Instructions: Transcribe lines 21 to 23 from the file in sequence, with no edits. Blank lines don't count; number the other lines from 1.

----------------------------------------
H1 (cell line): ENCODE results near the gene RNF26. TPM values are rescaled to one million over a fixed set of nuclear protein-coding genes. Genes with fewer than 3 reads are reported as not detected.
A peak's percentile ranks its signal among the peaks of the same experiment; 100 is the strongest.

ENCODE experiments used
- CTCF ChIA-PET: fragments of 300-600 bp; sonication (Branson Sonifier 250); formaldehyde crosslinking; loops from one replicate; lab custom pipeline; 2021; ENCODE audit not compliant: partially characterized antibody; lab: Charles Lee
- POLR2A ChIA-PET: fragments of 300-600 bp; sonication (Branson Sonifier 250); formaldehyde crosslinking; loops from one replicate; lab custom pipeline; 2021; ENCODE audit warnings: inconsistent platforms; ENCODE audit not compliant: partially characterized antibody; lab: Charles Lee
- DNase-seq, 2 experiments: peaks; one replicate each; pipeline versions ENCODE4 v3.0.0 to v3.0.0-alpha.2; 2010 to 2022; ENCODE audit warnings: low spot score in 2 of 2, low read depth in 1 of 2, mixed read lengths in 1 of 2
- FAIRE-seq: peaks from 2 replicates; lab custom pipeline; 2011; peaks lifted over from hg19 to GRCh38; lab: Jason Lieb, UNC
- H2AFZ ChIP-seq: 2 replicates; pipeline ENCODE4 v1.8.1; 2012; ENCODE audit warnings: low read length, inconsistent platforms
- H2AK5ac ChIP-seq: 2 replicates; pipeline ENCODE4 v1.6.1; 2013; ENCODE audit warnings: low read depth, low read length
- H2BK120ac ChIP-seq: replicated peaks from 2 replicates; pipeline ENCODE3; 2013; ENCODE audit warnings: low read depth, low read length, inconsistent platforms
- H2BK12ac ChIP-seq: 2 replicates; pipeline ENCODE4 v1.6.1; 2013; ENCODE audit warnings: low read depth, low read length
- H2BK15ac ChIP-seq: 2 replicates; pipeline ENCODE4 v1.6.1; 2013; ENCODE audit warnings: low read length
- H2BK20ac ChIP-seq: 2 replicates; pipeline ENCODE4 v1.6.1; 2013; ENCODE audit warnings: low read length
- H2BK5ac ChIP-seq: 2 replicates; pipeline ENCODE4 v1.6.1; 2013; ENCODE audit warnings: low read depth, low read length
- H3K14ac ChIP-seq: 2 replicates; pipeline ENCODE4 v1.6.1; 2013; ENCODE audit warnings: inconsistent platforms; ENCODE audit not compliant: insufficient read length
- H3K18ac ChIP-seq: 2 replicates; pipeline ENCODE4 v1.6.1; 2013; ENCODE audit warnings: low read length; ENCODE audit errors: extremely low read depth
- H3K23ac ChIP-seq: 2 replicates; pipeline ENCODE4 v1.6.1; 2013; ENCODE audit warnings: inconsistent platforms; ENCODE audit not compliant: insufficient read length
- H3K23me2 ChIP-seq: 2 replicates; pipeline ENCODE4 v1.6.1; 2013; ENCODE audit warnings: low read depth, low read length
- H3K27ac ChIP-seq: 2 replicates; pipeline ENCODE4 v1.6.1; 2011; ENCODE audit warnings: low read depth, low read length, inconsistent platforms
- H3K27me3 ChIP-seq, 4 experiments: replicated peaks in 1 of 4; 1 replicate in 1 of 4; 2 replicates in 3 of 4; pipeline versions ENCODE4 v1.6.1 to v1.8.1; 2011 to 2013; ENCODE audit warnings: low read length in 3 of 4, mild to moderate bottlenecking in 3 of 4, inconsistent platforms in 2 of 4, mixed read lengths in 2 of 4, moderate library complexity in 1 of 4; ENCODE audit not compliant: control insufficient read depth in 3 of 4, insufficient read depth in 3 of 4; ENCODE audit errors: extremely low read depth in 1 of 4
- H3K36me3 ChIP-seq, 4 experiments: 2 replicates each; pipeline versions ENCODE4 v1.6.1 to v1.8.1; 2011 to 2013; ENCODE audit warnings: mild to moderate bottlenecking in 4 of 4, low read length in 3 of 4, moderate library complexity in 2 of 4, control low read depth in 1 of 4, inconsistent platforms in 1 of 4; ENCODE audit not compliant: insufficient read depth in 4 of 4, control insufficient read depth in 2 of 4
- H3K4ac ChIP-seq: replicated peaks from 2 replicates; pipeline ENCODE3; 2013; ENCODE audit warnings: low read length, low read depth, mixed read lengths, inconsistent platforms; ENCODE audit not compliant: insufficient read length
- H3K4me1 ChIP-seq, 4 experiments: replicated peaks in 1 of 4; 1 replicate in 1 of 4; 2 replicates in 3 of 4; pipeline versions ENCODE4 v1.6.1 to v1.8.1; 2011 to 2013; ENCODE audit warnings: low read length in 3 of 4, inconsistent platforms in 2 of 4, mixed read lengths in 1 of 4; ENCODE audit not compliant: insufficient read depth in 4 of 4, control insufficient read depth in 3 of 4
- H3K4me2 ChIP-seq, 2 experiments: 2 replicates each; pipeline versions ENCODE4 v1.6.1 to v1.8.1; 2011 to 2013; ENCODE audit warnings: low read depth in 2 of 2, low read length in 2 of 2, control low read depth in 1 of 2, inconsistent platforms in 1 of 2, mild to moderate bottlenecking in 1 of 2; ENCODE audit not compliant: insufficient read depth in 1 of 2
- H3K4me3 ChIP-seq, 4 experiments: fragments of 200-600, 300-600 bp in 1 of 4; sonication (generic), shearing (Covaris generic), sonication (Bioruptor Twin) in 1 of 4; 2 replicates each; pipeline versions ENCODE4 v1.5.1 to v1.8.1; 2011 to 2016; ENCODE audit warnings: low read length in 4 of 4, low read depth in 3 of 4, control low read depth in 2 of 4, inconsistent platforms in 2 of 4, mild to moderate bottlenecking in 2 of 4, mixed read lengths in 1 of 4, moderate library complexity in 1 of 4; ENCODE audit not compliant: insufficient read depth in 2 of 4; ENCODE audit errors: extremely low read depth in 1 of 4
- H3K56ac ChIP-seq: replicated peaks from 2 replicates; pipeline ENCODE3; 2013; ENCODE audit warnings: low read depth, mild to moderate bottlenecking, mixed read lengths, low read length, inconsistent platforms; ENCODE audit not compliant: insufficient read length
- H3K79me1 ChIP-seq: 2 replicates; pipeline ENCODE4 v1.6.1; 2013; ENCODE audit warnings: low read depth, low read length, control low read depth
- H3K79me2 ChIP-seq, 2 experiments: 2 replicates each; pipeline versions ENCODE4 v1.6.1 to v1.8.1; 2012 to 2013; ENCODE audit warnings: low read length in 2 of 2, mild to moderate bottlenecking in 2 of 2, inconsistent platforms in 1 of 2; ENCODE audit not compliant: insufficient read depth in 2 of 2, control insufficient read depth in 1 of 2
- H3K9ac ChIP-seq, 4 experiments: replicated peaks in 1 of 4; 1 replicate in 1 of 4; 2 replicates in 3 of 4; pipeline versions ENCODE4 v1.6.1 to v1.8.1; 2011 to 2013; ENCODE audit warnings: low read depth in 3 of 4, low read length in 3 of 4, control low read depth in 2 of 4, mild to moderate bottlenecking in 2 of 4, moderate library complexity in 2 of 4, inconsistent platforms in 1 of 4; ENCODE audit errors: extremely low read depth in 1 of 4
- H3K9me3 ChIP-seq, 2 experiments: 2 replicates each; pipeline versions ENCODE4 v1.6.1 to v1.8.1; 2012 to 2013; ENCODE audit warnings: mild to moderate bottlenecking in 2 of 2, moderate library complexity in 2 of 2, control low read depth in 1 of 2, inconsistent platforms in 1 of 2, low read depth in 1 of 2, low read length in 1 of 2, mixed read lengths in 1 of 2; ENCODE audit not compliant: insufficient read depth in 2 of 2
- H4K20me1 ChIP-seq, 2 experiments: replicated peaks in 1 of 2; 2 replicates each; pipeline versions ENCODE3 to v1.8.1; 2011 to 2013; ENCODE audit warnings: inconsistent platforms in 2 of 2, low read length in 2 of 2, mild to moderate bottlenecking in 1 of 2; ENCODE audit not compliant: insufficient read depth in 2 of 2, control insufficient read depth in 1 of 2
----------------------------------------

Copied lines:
- H3K36me3 ChIP-seq, 4 experiments: 2 replicates each; pipeline versions ENCODE4 v1.6.1 to v1.8.1; 2011 to 2013; ENCODE audit warnings: mild to moderate bottlenecking in 4 of 4, low read length in 3 of 4, moderate library complexity in 2 of 4, control low read depth in 1 of 4, inconsistent platforms in 1 of 4; ENCODE audit not compliant: insufficient read depth in 4 of 4, control insufficient read depth in 2 of 4
- H3K4ac ChIP-seq: replicated peaks from 2 replicates; pipeline ENCODE3; 2013; ENCODE audit warnings: low read length, low read depth, mixed read lengths, inconsistent platforms; ENCODE audit not compliant: insufficient read length
- H3K4me1 ChIP-seq, 4 experiments: replicated peaks in 1 of 4; 1 replicate in 1 of 4; 2 replicates in 3 of 4; pipeline versions ENCODE4 v1.6.1 to v1.8.1; 2011 to 2013; ENCODE audit warnings: low read length in 3 of 4, inconsistent platforms in 2 of 4, mixed read lengths in 1 of 4; ENCODE audit not compliant: insufficient read depth in 4 of 4, control insufficient read depth in 3 of 4